Ecchite Maje - May has come
RadiciMusic Records RMR 127
1. tarantella; 2. 'ndndrinella; 3. ecchite maje; 4. fronna e canf pe' Musicant; 5 figliola che stai'ncoppa; 6. eldokapile; 7. auadritara; 8. ritomo dalla transumanza; 9 la figlia meia; 10. pastorale per Gaspare e Rodolfo.This is an interesting record - and a good one, too. The band, and the songs and tunes, come from Italy's smallest regione, Molise, which lies on Italy's eastern, Adriatic, coast, between Abruzzo to the north and Apulia to the south - just above the 'spur' of Italy's 'boot'. The booklet notes say that Molise is 'too small to have a full musical identity, but too strong not to choose one and express it with intensity and decision.' I'm not sure that I can agree with such a sweeping statement, but certaily Molise has drawn much musical inspiration from its southern neighbours in Apulia and Campania. Further, the culture has been enriched by immigration from across the Adriatic - a couple of the songs on this CD are sung in Albanian, though they were collected in Molise.
The Musicanti del Piccolo Borgo are not so much different from many other modern Italian bands - in that they play a variety of instruments extremely well, and are fronted by a couple of brilliant singers. What makes them rather different is the fact that they don't seem to have 'mucked about' with the tradition too much. The trait they exhibit most obviously is their choice of unusual chords in their instrumental backings to the songs. This can be heard very clearly on the title track, Ecchite Maje, as can the quality of the two principal singers, Marika Spiezia and Stefano Tartaglia (sound clip). Ecchite Maje is a May song, the text of which could easily have come from any number of English examples - though the custom of mena atre acqua (throw the water out), pictured on the CD's cover, certainly isn't!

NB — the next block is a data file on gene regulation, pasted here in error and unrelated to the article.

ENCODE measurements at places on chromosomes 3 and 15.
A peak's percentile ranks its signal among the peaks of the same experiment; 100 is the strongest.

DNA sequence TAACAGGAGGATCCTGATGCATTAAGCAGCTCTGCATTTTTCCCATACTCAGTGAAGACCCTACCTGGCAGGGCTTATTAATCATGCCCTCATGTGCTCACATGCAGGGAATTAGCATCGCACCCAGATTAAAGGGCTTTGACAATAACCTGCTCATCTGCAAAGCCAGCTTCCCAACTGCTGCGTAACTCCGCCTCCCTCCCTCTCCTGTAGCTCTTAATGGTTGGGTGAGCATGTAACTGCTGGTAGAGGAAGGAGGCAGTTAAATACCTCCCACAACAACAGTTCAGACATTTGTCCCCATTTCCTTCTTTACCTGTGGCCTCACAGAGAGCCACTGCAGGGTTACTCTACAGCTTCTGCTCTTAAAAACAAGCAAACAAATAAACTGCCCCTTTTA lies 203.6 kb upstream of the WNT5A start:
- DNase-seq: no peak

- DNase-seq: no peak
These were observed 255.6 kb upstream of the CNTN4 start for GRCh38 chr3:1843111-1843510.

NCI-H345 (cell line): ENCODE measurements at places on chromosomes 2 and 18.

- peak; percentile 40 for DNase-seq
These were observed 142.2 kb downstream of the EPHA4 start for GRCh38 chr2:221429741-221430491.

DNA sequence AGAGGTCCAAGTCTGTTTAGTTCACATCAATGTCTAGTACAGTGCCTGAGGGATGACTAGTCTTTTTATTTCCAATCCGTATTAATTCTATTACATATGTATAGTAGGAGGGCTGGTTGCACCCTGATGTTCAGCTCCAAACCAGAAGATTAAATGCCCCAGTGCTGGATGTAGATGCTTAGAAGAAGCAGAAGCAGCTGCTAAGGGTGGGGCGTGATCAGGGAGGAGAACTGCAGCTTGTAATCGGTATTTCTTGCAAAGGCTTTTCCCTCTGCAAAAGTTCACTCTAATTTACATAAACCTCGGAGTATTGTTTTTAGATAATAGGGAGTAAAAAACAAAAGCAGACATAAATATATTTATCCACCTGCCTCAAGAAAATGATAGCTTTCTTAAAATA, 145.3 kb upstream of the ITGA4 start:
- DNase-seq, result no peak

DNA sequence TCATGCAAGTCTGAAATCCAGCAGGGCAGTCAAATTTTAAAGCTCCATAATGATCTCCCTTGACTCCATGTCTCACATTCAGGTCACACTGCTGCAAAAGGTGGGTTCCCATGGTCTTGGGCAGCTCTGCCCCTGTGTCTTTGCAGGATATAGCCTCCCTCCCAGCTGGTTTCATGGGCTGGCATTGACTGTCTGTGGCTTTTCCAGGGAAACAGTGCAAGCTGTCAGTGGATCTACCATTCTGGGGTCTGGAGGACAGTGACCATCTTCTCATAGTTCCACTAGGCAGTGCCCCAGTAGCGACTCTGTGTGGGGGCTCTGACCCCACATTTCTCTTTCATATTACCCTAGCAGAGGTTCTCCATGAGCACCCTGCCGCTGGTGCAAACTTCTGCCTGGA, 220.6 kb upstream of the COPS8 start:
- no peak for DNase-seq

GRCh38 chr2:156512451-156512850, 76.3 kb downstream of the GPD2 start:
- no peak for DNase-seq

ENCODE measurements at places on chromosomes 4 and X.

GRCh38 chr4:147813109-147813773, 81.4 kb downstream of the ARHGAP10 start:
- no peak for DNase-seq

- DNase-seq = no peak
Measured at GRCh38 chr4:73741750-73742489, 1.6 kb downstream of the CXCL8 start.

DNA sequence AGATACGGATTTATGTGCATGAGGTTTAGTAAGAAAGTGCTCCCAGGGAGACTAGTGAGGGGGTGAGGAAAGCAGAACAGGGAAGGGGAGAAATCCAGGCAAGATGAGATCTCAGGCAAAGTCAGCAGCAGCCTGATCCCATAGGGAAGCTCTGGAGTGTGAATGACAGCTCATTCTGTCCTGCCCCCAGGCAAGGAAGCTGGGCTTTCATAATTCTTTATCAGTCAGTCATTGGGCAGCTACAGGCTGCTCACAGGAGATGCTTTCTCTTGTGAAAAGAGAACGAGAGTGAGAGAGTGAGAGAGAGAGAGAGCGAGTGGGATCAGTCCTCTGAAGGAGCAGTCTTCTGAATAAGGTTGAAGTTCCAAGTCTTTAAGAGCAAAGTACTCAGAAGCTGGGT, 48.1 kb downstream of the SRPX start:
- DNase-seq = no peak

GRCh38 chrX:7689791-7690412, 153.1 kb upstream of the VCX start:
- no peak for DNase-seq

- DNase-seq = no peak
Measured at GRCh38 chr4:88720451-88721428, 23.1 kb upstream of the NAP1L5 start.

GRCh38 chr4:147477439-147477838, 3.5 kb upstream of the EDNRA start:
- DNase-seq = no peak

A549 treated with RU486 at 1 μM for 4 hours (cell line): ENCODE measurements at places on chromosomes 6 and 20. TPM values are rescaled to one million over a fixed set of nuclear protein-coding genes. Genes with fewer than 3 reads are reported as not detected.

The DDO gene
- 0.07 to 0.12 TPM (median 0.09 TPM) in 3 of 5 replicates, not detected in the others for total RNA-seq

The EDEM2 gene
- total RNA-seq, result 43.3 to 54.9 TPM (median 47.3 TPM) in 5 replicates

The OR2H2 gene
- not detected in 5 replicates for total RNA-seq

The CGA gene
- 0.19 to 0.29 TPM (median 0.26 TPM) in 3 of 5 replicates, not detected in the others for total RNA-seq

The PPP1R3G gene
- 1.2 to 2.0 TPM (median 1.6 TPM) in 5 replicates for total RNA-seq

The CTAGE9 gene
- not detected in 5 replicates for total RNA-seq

Another interesting aspect of the CD is that all the songs are drawn from the May 1954 collection of 48 songs from the regione by Alberto Mario Cirese and Diego Carpitella. We are told that the album of these recordings, Raccolta 23, is still available - but not told where (and Google can't find it). However, the notes state: This disc is dedicated to all the 'hidden' traditional singers and musicians. We invite you to find them in places where they are still playing and singing ... and at the end. And, if you don't switch off the CD player at what appears to be the end of track 10, you'll find, after some silence, a number of excerpts from recordings of these traditional singers and players. It's not clear if these are taken from Raccolta 23, or from recordings the band themselves have made. But a lovely and unexpected bonus!
The 32-page booklet is excellent, managing to give pretty-well all the information we need to know, lots of good photos, notes on the songs, full texts (including Italian translations of the Albanian ones), and an English version of it all as well. Exemplary!
Those among you who remember, and enjoyed, the Calabrian group, Re Niliu, will almost certainly enjoy this CD, too - as should almost anyone else!
Rod Stradling - 19.9.10